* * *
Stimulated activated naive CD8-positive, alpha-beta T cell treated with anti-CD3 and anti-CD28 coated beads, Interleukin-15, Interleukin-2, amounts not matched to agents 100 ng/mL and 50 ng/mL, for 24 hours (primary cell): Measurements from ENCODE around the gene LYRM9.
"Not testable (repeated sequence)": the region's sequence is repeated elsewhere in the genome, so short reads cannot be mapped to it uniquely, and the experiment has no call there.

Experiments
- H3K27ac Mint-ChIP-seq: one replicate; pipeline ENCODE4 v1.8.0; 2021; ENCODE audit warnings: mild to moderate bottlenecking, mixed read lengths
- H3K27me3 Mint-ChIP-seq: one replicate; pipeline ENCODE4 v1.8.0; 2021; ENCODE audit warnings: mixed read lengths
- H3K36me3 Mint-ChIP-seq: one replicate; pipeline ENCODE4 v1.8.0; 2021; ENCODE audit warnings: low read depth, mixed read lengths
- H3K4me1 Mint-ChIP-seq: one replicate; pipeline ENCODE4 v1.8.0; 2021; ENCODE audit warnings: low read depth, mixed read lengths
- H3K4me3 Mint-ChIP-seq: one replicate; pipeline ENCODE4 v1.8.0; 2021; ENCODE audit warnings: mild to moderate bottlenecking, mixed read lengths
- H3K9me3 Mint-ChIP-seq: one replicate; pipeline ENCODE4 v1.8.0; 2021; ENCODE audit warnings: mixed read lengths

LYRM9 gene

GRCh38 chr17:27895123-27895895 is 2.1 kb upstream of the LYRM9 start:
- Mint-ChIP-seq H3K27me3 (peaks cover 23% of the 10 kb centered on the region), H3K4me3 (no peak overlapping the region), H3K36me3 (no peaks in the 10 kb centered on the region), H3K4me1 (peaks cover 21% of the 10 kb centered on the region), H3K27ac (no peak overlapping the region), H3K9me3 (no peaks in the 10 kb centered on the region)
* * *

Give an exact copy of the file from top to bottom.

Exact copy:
Stimulated activated naive CD8-positive, alpha-beta T cell treated with anti-CD3 and anti-CD28 coated beads, Interleukin-15, Interleukin-2, amounts not matched to agents 100 ng/mL and 50 ng/mL, for 24 hours (primary cell): Measurements from ENCODE around the gene LYRM9.
"Not testable (repeated sequence)": the region's sequence is repeated elsewhere in the genome, so short reads cannot be mapped to it uniquely, and the experiment has no call there.

Experiments
- H3K27ac Mint-ChIP-seq: one replicate; pipeline ENCODE4 v1.8.0; 2021; ENCODE audit warnings: mild to moderate bottlenecking, mixed read lengths
- H3K27me3 Mint-ChIP-seq: one replicate; pipeline ENCODE4 v1.8.0; 2021; ENCODE audit warnings: mixed read lengths
- H3K36me3 Mint-ChIP-seq: one replicate; pipeline ENCODE4 v1.8.0; 2021; ENCODE audit warnings: low read depth, mixed read lengths
- H3K4me1 Mint-ChIP-seq: one replicate; pipeline ENCODE4 v1.8.0; 2021; ENCODE audit warnings: low read depth, mixed read lengths
- H3K4me3 Mint-ChIP-seq: one replicate; pipeline ENCODE4 v1.8.0; 2021; ENCODE audit warnings: mild to moderate bottlenecking, mixed read lengths
- H3K9me3 Mint-ChIP-seq: one replicate; pipeline ENCODE4 v1.8.0; 2021; ENCODE audit warnings: mixed read lengths

LYRM9 gene

GRCh38 chr17:27895123-27895895 is 2.1 kb upstream of the LYRM9 start:
- Mint-ChIP-seq H3K27me3 (peaks cover 23% of the 10 kb centered on the region), H3K4me3 (no peak overlapping the region), H3K36me3 (no peaks in the 10 kb centered on the region), H3K4me1 (peaks cover 21% of the 10 kb centered on the region), H3K27ac (no peak overlapping the region), H3K9me3 (no peaks in the 10 kb centered on the region)